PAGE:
Young people of multiple disadvantaged groups face worse health due to more discrimination

June 11, 2012

An Indiana University study found that teens and young adults who are members of multiple minority or disadvantaged groups face more discrimination than their more privileged peers and, as a result, report worse mental and physical health.

In general, as the number of minority or disadvantaged groups to which belonged increased -- reflecting their gender, , race and -- the number of forms of discrimination they experienced and their frequency of exposure to discrimination also increased. As a result of their exposure to more forms of and more frequent discrimination, multiply disadvantaged teens and young adults experienced the most .

"Past work on discrimination and health focused on adults and examined the relationship between discrimination and health by only looking at one form of discrimination," said Eric Anthony Grollman, a in the College of Arts and Sciences' Department of Sociology at IU Bloomington. "For me, these new findings really speak to the importance of looking at the multiple dimensions of discrimination and health. You cannot capture an individual's full experience and well-being by just looking at race, for example."

Grollman's study, "Multiple Forms of Perceived Discrimination and Health Among Adolescents and Young Adults," appears in the June issue of the .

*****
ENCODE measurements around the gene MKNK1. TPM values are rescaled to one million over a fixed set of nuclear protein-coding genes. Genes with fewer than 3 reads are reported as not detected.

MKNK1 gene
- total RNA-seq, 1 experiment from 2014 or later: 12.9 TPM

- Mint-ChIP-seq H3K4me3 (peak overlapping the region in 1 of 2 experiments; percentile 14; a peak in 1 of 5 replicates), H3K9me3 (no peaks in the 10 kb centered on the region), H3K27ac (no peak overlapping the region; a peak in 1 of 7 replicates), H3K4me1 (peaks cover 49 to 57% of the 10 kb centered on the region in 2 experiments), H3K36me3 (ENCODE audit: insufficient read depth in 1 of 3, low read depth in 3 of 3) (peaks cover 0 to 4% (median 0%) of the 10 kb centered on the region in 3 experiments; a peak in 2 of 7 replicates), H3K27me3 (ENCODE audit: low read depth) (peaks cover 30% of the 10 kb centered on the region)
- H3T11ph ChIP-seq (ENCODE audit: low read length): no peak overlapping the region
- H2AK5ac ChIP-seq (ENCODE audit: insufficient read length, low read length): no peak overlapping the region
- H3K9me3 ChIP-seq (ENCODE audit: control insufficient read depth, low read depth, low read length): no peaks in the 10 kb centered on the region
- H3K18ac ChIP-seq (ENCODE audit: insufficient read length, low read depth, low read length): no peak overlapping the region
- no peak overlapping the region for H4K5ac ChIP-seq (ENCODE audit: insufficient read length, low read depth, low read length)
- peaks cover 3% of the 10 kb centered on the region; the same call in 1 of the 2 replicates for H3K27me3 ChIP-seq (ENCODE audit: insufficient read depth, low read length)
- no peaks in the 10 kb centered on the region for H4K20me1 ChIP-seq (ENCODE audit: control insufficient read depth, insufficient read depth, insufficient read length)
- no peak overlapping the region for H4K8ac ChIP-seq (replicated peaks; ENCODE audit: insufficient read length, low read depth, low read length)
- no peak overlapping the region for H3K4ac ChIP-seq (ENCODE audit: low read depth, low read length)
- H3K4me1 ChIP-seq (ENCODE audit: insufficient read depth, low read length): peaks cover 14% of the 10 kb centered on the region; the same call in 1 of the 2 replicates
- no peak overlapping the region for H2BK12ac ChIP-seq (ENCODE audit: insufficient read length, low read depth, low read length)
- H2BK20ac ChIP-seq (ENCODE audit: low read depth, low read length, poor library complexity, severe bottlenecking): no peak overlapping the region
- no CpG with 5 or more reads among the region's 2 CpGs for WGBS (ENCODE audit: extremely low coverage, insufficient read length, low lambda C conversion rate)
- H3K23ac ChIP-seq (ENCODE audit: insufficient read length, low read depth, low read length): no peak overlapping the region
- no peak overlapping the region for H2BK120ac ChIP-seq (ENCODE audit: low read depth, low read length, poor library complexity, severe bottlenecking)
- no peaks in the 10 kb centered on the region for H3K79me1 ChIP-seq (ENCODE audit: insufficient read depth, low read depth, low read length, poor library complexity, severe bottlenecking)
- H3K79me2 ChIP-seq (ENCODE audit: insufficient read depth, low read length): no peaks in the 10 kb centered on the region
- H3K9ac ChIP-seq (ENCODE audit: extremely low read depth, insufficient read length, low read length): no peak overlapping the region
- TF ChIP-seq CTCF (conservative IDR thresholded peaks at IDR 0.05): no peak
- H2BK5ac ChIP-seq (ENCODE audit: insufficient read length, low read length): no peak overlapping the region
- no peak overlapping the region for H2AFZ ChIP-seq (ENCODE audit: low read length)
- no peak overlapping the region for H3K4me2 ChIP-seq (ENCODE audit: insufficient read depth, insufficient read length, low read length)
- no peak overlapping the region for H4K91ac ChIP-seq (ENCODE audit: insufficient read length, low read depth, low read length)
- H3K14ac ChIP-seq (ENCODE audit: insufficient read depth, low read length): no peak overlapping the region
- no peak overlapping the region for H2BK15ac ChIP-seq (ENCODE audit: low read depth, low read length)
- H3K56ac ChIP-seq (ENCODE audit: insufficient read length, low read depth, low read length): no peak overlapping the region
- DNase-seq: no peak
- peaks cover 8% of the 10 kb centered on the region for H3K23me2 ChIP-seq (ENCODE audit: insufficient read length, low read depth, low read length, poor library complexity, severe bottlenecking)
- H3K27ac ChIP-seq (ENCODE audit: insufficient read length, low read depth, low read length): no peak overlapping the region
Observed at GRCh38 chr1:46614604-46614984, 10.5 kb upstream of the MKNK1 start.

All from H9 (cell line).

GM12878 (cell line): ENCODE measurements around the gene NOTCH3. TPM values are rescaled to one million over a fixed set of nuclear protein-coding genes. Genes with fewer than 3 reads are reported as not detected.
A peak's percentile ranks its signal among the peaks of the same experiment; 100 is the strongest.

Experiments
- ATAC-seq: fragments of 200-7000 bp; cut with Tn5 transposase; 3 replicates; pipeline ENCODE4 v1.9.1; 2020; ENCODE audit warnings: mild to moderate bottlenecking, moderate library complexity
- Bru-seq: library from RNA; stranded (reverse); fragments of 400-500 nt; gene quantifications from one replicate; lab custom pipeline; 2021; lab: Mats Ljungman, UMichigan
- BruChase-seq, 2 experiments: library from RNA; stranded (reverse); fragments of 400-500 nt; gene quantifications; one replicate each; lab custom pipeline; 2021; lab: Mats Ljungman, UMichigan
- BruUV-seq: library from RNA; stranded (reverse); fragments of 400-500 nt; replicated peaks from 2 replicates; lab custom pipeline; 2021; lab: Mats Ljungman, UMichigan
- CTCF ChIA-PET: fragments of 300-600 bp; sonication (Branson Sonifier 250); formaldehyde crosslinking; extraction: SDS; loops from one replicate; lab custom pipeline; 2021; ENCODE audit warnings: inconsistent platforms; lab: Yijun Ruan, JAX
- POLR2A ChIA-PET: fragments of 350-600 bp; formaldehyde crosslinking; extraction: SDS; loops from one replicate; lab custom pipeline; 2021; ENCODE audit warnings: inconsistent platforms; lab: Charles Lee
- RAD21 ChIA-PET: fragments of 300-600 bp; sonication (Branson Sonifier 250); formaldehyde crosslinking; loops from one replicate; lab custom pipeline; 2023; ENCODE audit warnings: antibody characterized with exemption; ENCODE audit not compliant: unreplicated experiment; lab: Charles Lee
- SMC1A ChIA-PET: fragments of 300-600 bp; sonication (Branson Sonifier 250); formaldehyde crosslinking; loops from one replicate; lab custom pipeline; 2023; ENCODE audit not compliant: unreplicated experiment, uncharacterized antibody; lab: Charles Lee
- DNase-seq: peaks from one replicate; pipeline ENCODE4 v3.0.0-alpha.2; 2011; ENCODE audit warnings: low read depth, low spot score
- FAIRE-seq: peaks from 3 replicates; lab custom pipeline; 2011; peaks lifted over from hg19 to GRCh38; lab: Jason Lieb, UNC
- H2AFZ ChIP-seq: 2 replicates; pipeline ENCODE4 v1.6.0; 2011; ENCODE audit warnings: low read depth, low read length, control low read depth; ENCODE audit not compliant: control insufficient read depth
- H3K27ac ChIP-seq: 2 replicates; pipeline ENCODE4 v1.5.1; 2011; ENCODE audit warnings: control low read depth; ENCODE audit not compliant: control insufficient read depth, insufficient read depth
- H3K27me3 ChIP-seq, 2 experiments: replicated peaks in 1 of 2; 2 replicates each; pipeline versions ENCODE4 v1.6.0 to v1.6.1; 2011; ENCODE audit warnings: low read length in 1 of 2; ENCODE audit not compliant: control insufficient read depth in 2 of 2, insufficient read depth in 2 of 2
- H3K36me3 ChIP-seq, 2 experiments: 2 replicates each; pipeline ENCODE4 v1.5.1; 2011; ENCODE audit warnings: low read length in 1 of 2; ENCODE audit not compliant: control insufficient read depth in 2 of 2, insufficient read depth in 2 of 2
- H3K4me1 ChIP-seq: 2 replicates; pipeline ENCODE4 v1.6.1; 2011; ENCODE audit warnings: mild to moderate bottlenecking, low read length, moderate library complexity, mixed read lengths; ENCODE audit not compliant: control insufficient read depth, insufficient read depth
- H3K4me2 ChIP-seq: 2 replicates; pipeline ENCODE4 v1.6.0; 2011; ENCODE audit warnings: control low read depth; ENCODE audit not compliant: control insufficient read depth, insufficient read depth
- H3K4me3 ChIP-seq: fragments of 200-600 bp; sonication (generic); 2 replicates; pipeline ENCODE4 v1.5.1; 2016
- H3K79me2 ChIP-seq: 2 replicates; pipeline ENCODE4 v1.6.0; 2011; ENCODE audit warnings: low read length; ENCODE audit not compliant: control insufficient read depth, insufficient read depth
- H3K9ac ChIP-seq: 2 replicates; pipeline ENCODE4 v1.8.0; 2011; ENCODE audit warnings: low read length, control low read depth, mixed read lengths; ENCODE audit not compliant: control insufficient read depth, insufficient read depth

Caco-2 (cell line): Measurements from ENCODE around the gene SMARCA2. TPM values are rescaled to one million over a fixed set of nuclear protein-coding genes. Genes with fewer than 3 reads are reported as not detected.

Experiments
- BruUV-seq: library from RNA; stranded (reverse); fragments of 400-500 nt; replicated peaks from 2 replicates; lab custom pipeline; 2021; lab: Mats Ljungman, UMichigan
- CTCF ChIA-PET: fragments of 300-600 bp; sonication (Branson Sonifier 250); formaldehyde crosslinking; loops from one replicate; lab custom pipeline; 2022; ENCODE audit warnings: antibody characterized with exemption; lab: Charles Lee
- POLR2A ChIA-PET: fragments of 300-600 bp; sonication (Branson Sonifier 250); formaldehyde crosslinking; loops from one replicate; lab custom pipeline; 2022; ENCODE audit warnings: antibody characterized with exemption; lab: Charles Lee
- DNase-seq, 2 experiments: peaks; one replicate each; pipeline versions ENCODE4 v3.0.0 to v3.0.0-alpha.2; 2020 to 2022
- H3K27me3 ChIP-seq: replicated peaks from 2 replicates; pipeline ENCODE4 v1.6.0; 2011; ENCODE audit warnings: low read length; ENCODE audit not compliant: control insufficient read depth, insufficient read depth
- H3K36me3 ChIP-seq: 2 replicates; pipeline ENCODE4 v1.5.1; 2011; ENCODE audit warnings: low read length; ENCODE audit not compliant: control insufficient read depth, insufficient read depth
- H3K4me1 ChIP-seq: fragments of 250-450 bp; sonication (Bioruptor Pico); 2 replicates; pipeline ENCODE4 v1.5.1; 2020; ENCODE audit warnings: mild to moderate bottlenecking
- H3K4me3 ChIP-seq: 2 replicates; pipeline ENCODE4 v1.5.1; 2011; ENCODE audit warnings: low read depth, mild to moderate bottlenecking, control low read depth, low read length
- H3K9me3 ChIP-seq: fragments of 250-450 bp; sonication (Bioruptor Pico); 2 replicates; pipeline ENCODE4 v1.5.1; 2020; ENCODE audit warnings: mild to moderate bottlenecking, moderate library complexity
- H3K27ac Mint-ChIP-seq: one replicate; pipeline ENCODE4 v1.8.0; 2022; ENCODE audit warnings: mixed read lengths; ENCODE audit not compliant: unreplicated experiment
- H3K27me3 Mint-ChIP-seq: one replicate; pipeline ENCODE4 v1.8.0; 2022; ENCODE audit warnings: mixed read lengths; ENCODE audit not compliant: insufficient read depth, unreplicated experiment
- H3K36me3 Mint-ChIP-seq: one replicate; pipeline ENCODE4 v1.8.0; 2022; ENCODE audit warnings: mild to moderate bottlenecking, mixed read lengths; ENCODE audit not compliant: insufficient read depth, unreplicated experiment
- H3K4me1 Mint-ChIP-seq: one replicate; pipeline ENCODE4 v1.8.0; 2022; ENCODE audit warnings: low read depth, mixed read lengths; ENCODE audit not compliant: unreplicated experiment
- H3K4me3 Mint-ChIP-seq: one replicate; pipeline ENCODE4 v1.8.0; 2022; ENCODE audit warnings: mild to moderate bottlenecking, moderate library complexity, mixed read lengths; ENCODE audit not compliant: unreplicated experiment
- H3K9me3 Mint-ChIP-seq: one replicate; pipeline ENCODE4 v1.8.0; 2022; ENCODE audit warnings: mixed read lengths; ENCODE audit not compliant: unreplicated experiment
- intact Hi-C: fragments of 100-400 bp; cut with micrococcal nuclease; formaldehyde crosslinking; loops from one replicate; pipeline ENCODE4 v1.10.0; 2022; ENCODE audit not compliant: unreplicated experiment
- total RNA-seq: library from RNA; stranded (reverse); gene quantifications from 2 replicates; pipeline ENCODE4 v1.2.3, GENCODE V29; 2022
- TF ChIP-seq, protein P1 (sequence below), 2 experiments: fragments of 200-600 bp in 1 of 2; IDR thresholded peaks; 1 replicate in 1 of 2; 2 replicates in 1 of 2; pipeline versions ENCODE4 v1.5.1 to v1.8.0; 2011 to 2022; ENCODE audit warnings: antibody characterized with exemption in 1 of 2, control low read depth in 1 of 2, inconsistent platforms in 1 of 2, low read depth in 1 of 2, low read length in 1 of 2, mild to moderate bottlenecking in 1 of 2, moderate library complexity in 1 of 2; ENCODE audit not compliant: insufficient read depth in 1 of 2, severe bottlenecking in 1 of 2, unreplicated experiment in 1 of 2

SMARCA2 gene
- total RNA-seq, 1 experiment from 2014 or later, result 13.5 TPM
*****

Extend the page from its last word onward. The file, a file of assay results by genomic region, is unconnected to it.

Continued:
For the study, Grollman analyzed responses from 1,052 participants in the Black Youth Culture Survey of the University of Chicago's Black Youth Project. These data, which also included responses from young people who were Latino and white, provided a nationally that was diverse and evenly distributed across ages of survey participants, who were 15 to 25 years old.

Grollman's study considered four forms of discrimination -- based on race, gender, and social class -- as well as the frequency of discrimination. Teens and young adults in his study reported experiencing nearly two forms of discrimination on average. Those who were not from a minority or disadvantaged group (i.e., white, heterosexual males, whose families were never on welfare) reported experiencing 1.6 forms; those from one minority or disadvantaged group reported experiencing 1.7 forms; those from two reported experiencing 1.9 forms; those from three reported experiencing 2.1 forms; and those from four reported experiencing 2.8 forms.

When comparing teens and young adults who were not members of a minority or disadvantaged group with young people who were members of only one such group, Grollman found little difference in their reports of the number of forms and the frequency of discrimination they experienced.

"Teens and young adults who are members of only one minority or disadvantaged group are virtually indistinguishable from young people who are not members of any of these types of groups in terms of their exposure to discrimination and their status," Grollman said.

A gap between teens and young adults who were not members of a minority or disadvantaged group and young people who were members of such groups became increasingly apparent, however, as the number of minority or disadvantaged groups increased.

Other findings from the study include: